||R. Shalom Moses ben Hayyim Abraham Gagin (d. 1883), talmudist and emissary of Erez Israel, was the son of R. Hayyim Abraham Gagin, from whom he inherited a large library, of which Frumkin made use in his Toledot Hakhmei Yerushalayim. R. Shalom was a member of the kabbalist circle of scholars at the yeshivah Bet El in Jerusalem. From 1862–65, as an emissary of Jerusalem, he visited Tripoli and Algeria, as well as Tunis, where he influenced Caid Nissim Shamama to bequeath a large sum of money to Erez Israel. In 1870, on a second mission, Shalom spent some time in Rome. He died in Jerusalem. His other works, as does Yismah Lev, includes the word Samah (from the initials of his name), in their titles. Those works include: Yismah Moshe (1878), rulings relevant to the testament of Nissim Shamama; Samah Libbi (1884), homilies; Saviv ha-Ohel pt. 1 (1886), pt. 2 (1904), on the tent of meeting, consisting of additions to Yeri’ot ha-Ohel, the commentary of R. Hayyim Abraham Gagin (Agan) on the Ohel Mo'ed of R. Samuel ben Meshullam Gerondi; and Samah Nefesh (1903), on the laws of blessings. Shalom also arranged the publication of Sha’ar ha-Pesukim (1863) of R. Hayyim Vital, and Hayyim mi-Yrushalayim (1888), a collection of his father's sermons. Some of his poems were published in Devar Adonai mi-Yrushalayim (1873) of Aaron b. Isaac Pereira.
R. Jacob Saul Elyashar, Sephardi chief rabbi of Erez Israel (rishon le-Zion). A grandson of R. Jacob ben Hayyim Elyashar, he was born in Safed. His father, a dayyan, shohet, and cantor there, was arrested by the Turkish authorities, but succeeded in escaping and settled with his family in Jerusalem. When R. Jacob Saul was seven, he lost his father, and his mother remarried in 1828. His stepfather, R. Benjamin Mordecai Navon, became his teacher and supported him for many years. R. Elyashar married the daughter of hakham bashi, R. Raphael Meir Panigel. He was appointed a dayyan in Jerusalem in 1853, and in 1869 head of the bet din. He succeeded his father-in-law as hakham bashi and rishon le-Zion in 1893.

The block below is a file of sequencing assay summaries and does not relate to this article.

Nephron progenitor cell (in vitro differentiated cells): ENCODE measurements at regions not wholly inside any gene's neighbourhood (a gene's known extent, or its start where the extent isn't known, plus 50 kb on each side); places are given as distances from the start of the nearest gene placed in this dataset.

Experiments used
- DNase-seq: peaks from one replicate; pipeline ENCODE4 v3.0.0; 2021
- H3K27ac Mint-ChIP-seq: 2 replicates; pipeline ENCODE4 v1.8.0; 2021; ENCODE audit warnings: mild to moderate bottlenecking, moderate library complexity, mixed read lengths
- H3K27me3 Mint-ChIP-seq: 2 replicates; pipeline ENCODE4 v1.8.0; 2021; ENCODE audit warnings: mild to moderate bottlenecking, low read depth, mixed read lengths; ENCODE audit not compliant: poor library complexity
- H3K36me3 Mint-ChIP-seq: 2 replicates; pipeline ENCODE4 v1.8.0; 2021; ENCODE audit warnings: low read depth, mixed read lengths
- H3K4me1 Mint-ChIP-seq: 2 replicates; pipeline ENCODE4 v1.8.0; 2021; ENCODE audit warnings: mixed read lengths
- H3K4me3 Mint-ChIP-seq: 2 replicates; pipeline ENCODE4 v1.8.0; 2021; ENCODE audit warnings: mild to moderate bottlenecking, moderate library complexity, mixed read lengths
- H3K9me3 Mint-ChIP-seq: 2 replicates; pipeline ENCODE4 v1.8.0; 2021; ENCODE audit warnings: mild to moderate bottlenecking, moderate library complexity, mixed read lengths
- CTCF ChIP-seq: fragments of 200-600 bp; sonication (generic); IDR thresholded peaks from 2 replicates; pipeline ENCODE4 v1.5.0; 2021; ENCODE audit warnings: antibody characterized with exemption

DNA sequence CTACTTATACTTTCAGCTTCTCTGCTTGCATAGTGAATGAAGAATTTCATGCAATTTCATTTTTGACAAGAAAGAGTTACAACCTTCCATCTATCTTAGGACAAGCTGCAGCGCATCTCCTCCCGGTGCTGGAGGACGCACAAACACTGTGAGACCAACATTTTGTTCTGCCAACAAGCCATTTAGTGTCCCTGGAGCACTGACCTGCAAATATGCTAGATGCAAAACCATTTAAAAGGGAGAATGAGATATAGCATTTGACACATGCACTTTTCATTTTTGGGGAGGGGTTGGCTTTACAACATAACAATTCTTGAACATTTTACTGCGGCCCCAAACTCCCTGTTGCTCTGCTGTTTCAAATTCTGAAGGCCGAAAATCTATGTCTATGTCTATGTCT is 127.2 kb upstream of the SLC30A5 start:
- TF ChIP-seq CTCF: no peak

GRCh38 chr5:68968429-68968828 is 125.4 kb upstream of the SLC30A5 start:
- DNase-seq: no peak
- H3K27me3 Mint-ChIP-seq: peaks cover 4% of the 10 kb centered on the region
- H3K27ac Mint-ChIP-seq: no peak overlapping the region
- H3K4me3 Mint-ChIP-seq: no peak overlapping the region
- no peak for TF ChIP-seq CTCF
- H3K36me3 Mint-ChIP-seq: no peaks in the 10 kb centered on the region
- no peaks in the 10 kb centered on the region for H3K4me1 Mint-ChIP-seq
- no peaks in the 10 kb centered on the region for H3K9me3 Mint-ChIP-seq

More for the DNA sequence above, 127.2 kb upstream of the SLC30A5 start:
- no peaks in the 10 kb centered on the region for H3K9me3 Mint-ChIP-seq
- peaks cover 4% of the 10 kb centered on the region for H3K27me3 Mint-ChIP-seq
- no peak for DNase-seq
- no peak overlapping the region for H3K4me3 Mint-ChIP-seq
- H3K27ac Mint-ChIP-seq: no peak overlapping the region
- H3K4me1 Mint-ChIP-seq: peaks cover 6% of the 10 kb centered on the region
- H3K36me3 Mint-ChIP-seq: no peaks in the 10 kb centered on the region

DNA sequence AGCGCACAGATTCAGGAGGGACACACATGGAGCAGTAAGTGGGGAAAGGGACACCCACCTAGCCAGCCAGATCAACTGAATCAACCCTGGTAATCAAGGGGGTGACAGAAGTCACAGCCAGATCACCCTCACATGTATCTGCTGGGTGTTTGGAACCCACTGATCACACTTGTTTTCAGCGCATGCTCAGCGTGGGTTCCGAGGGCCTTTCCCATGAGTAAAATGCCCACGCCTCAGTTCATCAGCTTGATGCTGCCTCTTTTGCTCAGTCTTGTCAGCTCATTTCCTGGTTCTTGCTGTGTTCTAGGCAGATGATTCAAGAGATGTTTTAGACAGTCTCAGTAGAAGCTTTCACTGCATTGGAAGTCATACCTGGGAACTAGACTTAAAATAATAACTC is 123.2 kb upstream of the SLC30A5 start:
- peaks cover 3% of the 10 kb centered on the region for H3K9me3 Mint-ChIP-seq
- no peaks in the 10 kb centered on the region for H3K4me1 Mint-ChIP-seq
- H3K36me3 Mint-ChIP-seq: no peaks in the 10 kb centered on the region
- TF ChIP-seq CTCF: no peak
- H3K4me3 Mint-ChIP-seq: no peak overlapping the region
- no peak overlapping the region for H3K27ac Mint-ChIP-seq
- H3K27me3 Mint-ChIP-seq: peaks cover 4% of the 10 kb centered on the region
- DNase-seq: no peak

A cultured scholar and a fluent linguist, R. Elyashar wrote thousands of responsa in answer to questions from both Ashkenazim and Sephardim all over the world. He was respected by the authorities and the heads of other religious communities, and received orders of merit from the Turkish sultan, Abdul Hamid, in 1893, and the German kaiser, William II, in 1898. He was accepted by both the Sephardi and Ashkenazi communities and worked hard to put religious institutions in Jerusalem on a solid foundation. The affection in which he was held is reflected in the fact that he was referred to as “Yissa Berakhah” (“conferring a blessing”), the word Yissa (éùà) being derived from the Hebrew initials of his name. He enjoyed marked success as an emissary to Smyrna (1845), Damascus (1854), Alexandria (1856), and Leghorn (1873).
In 1888 when a controversy arose as to the permissibility of working on the land during the following year, a sabbatical year, R. Elyashar decided that such work could be permitted by selling the land formally to a non-Jew, but suggested that each Jewish agricultural settlement leave a small portion of land uncultivated as a symbol and reminder of the commandment. R. Elyashar died in Jerusalem, where the Givat Sha'ul district is named after him.